Richard Crosse was a leading English painter of portrait miniatures.
Crosse was born on 24 April 1742 in Knowle, in the parish of Cullompton, Devon; to parents John and Mary Crosse. His father was a lawyer, and his family were members of the landed gentry. Crosse was, like one of his sisters, completely deaf and never able to speak. He had at least six siblings.
Crosse began painting as a hobby, as was the fashion amongst the gentry. At the age of 16 he won a premium at the newly created 'Society for the Encouragement of Arts, Manufactures and Commerce' (the Society of Arts) in London. He then moved to London and, like Richard Cosway and John Smart, he studied at the new drawing school of William Shipley, the founder of the Society of Arts. He also studied at the Duke of Richmond’s Gallery.
Crosse exhibited his work at the new London societies: at the Society of Artists 1760–1796, the Free Society 1761–1766, and the Royal Academy 1770–1796. He lived and worked in Henrietta Street, in Covent Garden, London from 1760. His brother acted as intermediary between Crosse and his clients.
Basil Long in his book "British Miniaturists" (1929) regarded Crosse as a very accurate draughtsman who painted without hesitation or retouching and who will one day receive recognition for his sound, if modest, work.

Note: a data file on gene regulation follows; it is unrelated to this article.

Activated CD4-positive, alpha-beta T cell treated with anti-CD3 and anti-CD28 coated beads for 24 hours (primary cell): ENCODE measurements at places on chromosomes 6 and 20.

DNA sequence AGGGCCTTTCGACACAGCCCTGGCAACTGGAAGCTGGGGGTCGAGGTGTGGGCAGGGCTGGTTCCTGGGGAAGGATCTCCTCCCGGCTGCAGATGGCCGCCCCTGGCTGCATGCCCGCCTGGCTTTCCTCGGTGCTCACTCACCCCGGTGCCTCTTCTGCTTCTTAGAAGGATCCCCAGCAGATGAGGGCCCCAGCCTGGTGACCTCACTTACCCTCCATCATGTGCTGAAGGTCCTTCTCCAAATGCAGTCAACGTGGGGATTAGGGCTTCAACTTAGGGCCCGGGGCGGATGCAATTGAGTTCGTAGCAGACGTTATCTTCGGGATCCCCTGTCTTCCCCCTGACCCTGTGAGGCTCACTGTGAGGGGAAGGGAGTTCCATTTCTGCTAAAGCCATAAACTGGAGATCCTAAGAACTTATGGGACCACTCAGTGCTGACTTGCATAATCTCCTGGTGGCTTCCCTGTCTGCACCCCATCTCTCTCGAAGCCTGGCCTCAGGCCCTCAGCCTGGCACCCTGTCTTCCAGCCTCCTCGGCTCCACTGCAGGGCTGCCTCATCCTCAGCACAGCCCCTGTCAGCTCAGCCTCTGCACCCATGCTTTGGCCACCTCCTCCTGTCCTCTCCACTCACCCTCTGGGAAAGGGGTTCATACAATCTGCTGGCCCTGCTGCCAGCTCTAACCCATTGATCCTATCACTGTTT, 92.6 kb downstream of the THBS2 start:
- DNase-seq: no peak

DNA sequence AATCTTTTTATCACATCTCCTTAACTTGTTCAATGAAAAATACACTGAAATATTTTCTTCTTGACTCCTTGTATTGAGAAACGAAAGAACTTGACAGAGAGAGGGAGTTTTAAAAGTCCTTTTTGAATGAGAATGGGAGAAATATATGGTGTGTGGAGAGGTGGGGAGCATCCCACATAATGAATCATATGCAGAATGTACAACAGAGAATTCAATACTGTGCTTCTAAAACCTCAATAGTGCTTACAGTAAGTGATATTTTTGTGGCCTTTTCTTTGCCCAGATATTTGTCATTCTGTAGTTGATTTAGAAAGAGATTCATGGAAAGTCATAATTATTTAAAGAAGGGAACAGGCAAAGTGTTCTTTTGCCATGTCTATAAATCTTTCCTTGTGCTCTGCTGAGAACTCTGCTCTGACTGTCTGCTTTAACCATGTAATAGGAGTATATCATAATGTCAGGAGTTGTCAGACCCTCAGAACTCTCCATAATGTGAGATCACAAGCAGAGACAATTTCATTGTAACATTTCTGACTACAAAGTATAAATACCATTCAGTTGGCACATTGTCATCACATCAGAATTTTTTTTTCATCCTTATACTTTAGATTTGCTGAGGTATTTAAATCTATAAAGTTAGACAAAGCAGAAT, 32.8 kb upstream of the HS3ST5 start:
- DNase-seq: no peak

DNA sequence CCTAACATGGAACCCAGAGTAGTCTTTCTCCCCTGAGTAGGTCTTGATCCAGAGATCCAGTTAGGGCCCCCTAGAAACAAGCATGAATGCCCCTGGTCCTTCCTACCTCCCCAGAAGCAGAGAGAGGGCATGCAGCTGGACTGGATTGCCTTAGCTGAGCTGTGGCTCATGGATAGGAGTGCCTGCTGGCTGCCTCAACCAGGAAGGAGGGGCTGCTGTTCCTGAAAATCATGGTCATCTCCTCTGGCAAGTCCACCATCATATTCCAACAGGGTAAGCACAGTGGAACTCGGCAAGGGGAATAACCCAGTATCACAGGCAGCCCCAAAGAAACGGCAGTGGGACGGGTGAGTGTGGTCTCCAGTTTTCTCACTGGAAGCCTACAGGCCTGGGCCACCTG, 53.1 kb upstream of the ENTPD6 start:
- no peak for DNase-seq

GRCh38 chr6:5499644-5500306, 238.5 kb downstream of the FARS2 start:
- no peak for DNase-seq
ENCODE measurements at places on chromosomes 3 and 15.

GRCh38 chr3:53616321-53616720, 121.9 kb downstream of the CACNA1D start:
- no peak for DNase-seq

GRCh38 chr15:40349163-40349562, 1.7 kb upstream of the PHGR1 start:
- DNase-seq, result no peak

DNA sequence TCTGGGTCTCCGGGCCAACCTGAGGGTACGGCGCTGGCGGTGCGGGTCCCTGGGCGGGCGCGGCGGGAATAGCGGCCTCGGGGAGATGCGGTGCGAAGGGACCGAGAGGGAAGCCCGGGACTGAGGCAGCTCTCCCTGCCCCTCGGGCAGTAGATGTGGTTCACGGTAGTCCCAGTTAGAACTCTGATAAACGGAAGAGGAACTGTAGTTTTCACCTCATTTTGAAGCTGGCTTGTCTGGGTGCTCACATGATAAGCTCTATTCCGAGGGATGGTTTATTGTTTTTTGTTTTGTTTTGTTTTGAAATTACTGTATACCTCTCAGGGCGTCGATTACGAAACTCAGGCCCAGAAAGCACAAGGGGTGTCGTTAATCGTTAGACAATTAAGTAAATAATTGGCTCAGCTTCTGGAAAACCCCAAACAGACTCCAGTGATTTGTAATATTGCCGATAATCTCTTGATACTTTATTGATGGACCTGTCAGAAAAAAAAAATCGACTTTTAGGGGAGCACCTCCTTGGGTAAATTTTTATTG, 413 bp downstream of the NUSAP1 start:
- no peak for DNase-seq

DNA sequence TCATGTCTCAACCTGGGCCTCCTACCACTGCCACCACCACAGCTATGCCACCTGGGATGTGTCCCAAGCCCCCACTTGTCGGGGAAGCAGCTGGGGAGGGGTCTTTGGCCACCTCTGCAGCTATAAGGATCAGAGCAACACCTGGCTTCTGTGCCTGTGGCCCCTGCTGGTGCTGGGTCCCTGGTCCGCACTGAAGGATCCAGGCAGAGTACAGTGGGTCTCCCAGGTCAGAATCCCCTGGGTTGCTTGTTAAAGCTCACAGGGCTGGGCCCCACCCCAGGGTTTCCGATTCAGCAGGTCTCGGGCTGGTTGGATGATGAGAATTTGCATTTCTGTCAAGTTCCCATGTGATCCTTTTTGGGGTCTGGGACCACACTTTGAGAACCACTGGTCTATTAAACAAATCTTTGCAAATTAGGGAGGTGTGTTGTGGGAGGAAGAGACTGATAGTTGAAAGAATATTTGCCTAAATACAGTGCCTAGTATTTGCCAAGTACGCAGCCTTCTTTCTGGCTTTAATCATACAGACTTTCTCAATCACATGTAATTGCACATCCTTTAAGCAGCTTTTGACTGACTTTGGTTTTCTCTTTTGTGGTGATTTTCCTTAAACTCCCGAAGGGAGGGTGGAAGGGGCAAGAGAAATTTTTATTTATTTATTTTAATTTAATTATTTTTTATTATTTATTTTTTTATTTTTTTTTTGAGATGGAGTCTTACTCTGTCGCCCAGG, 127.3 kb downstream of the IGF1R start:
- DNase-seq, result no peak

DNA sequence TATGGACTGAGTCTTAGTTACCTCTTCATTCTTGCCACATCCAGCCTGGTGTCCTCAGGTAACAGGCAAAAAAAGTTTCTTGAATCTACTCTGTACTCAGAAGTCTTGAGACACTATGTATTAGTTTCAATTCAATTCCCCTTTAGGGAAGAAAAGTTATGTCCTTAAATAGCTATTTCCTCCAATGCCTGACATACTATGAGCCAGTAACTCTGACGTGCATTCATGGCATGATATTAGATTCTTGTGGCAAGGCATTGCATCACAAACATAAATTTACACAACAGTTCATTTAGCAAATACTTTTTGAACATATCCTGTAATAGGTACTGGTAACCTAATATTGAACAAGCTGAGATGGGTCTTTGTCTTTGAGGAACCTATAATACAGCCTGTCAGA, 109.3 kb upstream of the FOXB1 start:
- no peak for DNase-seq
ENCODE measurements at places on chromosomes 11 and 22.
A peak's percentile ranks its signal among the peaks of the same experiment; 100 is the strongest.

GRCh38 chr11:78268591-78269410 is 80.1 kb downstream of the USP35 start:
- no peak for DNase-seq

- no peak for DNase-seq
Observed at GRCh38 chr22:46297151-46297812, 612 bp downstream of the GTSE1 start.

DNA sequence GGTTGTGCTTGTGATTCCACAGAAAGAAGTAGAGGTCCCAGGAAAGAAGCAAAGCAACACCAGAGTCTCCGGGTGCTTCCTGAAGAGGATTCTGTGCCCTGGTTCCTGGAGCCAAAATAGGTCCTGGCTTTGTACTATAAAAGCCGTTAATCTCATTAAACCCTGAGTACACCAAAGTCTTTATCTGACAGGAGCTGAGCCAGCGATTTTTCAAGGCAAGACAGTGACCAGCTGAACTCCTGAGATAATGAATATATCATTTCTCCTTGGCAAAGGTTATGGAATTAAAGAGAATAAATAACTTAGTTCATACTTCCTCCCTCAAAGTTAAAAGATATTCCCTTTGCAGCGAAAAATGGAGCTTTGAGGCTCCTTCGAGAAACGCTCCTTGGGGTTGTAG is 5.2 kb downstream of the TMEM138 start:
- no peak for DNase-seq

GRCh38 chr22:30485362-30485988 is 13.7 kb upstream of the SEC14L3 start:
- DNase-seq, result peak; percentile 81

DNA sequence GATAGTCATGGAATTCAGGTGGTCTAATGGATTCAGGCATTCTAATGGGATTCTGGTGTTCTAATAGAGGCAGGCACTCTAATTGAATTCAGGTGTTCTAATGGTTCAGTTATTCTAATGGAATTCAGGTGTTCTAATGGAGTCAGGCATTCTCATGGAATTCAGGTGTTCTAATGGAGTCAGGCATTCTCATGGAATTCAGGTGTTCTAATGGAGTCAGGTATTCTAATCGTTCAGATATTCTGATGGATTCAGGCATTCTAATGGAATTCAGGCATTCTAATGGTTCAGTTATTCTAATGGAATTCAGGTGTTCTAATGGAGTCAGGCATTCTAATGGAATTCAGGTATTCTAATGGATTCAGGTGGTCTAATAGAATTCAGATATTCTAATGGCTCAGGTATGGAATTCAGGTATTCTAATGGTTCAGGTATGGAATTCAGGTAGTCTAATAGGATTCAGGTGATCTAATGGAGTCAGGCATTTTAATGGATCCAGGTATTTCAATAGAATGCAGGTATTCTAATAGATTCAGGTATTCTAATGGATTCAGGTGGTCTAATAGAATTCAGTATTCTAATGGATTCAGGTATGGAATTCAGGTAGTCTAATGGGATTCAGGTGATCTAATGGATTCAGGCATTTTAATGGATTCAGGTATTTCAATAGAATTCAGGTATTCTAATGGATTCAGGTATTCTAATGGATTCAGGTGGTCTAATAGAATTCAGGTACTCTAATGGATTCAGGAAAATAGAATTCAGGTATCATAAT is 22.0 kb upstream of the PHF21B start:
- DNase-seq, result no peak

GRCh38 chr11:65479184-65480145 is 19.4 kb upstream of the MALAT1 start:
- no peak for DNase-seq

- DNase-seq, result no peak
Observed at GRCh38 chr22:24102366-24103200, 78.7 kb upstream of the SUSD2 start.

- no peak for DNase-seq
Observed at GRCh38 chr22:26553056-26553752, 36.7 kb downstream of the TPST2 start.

Despite not being able to hear or speak, Crosse was very successful, and was highly regarded by his distinguished clientele. His clients included the Prince of Wales, and the Dukes of Cumberland and Gloucester. He painted his works mainly with watercolour on ivory; he also executed a few miniatures in enamel, a difficult and not always successful medium; as well as painting portraits in oil.
Crosse's work is refined, and in the best examples the sitters really look as if they could walk right out of the frame, they are so lifelike. Crosse’s miniatures often seem to be dominated by a shade of greenish-blue, maybe influenced by the early work of Joshua Reynolds. His works tend to have a greenish-blue hue to them, and his red pigments have faded a little over the years. He seldom signed his work."
"Documentary as part of the Deaf History series. This episode is about Richard Crosse, a deaf miniature portrait painter from hundreds of years ago. Reporter Sebastian Cunliffe visits London’s Victoria and Albert museum to look at miniatures dating back to the 16th Century, when photographs did not exist, and these portraits were the only way of preserving the image of loved ones. There, he tells us about Crosse, a deaf man born into the upper classes in Devon, who began painting as a hobby in his teens. When his talent was recognised, he moved to London to begin learning his trade."